Space Race Part II: Russia Returns

The space shuttle program, set for retirement next year, appears to be limping to its death. First, the shuttle Discovery's mission to the International Space Station was delayed this week—again.

Discovery had been set to launch on Saturday, but this delay, its fourth overall, has delayed the mission indefinitely. Meanwhile, the May shuttle launch to service the Hubble Space Telescope is now in doubt. NASA will decide next month whether the debris from this month's satellite crash poses too much of a risk for the shuttle to launch.

The pending shuttle retirement raised all kinds of consternation because it leaves a five-year gap between the end of shuttle flights and the anticipated ready date of its successor, the Orion capsule. As of now, hitching a ride on a Russian Soyuz looks like the only way for NASA to reach the space station during that window, giving Russia political leverage over the U.S. While that's an unfortunate political reality, the alternative—prolonging shuttle flights—seems like a poorer and poorer idea with every mechanical malady and delayed launch.  

While America's space agency hurries to develop its newest spacecraft, perhaps its leaders will have the chance to follow the advice astrophysicist Neil deGrasse Tyson gave when he visited Big Think: NASA should be dreaming big, and by doing so, inspiring the next generation to become America's next great scientists.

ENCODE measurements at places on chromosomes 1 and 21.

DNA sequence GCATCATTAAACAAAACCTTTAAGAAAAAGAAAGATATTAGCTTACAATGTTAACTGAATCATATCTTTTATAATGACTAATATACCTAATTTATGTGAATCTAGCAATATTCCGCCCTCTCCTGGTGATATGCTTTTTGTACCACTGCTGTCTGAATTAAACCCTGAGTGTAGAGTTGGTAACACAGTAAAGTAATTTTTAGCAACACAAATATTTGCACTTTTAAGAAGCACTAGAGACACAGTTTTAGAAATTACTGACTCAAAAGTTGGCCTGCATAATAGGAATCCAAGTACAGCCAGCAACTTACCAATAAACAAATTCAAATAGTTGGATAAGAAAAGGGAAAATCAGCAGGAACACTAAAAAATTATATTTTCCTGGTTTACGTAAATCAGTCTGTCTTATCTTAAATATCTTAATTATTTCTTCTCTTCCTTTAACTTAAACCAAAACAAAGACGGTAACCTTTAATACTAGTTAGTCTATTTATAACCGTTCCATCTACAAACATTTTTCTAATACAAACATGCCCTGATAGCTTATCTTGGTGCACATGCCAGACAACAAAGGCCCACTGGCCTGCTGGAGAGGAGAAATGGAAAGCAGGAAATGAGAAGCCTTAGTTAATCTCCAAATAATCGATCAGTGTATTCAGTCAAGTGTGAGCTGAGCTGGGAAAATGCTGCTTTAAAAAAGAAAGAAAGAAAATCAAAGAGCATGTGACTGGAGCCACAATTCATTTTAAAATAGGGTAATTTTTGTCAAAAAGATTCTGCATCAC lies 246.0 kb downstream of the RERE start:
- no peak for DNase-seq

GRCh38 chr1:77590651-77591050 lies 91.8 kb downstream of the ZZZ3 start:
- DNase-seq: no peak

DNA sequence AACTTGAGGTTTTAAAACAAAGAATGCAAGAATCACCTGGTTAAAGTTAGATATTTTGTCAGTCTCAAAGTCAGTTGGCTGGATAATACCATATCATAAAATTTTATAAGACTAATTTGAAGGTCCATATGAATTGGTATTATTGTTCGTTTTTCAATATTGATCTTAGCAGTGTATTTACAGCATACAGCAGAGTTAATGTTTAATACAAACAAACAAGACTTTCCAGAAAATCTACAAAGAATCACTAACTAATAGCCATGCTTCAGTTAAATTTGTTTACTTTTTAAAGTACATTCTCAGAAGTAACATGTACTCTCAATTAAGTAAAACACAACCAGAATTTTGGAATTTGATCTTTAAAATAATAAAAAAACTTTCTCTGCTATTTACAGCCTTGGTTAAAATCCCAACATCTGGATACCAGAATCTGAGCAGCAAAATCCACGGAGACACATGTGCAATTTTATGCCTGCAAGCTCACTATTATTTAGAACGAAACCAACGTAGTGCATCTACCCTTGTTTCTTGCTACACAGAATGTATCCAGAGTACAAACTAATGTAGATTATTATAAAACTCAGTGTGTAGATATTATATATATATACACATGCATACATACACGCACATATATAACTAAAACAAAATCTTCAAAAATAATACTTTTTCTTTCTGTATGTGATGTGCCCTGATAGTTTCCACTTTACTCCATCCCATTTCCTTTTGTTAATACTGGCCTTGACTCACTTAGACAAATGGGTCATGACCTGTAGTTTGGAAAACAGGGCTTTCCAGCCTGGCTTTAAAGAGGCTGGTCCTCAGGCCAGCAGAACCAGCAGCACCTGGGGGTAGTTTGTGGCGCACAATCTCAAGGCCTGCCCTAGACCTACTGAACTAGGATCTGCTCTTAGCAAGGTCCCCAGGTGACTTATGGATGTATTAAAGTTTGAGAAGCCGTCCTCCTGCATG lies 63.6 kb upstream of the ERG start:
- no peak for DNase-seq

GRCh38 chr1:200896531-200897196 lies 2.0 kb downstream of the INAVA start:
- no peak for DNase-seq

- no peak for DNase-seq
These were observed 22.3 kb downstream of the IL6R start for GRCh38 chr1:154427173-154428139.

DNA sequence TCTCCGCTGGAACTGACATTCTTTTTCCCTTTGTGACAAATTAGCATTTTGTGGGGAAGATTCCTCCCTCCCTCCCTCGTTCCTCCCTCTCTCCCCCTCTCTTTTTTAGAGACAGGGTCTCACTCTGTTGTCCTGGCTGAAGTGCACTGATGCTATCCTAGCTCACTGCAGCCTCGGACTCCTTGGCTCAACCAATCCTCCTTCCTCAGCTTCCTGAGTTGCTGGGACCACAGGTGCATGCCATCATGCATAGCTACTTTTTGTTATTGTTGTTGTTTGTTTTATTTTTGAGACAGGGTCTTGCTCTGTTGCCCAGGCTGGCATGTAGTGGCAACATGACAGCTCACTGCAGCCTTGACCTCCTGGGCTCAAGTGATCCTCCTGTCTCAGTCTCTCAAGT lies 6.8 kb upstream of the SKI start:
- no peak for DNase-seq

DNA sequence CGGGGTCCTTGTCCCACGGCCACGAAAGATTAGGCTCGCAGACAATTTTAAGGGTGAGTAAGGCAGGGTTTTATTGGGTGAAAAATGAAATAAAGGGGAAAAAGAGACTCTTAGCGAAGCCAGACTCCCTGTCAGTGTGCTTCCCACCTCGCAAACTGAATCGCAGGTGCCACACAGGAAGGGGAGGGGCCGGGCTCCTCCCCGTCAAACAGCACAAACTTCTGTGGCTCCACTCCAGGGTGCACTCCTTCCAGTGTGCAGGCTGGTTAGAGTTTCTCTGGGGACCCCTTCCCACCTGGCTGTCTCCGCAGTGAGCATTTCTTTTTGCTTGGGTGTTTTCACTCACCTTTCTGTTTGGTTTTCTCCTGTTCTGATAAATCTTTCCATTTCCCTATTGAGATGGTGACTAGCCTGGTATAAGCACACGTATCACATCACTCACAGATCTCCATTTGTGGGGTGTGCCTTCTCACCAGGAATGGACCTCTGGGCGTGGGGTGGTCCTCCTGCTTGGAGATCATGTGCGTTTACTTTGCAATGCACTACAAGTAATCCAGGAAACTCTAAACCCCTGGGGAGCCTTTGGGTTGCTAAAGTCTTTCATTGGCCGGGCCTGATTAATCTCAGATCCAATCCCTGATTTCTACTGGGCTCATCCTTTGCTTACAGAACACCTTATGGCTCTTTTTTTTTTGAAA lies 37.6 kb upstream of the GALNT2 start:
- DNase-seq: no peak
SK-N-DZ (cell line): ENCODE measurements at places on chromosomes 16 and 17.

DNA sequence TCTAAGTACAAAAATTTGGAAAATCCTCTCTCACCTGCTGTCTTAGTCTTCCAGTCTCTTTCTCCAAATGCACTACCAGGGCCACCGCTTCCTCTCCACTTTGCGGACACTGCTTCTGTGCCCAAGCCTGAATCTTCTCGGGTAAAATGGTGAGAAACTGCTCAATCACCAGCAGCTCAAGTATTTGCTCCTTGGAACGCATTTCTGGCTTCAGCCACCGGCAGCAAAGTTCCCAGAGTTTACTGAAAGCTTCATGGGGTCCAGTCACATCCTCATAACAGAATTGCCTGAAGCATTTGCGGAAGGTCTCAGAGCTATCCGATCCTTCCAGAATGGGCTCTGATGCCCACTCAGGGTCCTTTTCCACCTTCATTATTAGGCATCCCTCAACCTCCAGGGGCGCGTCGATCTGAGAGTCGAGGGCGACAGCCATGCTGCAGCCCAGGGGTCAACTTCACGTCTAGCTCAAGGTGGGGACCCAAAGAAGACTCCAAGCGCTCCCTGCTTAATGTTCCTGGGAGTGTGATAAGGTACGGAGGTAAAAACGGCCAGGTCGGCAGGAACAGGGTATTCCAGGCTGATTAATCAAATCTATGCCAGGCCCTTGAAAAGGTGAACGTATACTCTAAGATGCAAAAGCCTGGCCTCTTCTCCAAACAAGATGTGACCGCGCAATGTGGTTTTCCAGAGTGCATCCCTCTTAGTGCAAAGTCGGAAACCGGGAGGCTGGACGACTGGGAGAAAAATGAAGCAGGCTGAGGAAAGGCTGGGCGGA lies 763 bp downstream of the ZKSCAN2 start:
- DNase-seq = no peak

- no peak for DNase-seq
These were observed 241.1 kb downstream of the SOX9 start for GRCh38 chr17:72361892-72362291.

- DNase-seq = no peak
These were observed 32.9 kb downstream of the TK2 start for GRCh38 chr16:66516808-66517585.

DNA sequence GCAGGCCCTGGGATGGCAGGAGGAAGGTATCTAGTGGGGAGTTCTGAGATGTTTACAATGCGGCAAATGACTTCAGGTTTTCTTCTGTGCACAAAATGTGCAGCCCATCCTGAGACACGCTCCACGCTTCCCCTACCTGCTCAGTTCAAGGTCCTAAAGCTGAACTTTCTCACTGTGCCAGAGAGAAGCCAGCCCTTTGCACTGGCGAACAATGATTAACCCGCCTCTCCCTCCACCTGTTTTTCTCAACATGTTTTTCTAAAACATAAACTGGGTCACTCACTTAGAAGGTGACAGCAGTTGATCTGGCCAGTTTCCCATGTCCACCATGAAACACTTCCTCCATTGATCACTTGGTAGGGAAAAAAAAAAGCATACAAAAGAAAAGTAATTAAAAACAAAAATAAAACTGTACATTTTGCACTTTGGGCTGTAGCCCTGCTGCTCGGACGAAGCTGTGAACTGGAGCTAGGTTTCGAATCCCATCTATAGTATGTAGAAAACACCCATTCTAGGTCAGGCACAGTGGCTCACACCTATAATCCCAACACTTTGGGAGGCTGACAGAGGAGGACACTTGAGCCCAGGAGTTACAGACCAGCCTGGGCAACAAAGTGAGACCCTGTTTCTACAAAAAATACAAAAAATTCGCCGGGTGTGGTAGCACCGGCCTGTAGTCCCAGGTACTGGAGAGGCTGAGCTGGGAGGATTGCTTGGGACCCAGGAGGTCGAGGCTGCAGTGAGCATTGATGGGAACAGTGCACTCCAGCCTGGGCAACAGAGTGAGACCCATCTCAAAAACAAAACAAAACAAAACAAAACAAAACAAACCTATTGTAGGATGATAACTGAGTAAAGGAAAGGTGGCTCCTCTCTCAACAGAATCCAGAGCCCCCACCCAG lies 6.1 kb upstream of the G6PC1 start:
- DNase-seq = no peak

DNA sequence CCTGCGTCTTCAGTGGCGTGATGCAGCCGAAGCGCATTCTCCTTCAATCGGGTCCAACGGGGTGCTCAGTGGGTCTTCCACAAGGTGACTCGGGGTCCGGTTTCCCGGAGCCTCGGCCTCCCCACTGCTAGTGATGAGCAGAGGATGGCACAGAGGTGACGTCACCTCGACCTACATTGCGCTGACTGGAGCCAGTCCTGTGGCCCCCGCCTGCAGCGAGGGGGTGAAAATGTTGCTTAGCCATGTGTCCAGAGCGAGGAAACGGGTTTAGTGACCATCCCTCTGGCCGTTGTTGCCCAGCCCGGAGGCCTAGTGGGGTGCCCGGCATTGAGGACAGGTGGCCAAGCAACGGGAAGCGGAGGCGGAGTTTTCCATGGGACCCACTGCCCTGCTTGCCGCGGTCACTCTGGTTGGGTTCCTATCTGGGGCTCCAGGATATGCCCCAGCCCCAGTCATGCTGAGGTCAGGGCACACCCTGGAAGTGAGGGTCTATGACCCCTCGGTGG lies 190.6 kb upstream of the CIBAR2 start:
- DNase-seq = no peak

How to make a black hole

Here's the science of black holes, from supermassive monsters to ones the size of ping-pong balls.

  • There's more than one way to make a black hole, says NASA's Michelle Thaller. They're not always formed from dead stars. For example, there are teeny tiny black holes all around us, the result of high-energy cosmic rays slamming into our atmosphere with enough force to cram matter together so densely that no light can escape.
  • CERN is trying to create artificial black holes right now, but don't worry, it's not dangerous. Scientists there are attempting to smash two particles together with such intensity that it creates a black hole that would live for just a millionth of a second.
  • Thaller uses a brilliant analogy involving a rubber sheet, a marble, and an elephant to explain why different black holes have varying densities. Watch and learn!
  • Bonus fact: If the Earth became a black hole, it would be crushed to the size of a ping-pong ball.

Russian reporters discover 101 'tortured' whales jammed in offshore pens

Protected animals are feared to be headed for the black market.

Politics & Current Affairs
  • Russian news network discovers 101 black-market whales.
  • Orcas and belugas are seen crammed into tiny pens.
  • Marine parks continue to create a high-price demand for illegal captures.
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China’s artificial sun reaches fusion temperature: 100 million degrees

In a breakthrough for nuclear fusion research, scientists at China's Experimental Advanced Superconducting Tokamak (EAST) reactor have produced temperatures necessary for nuclear fusion on Earth.

Credit: EAST Team
Surprising Science
  • The EAST reactor was able to heat hydrogen to temperatures exceeding 100 million degrees Celsius.
  • Nuclear fusion could someday provide the planet with a virtually limitless supply of clean energy.
  • Still, scientists have many other obstacles to pass before fusion technology becomes a viable energy source.
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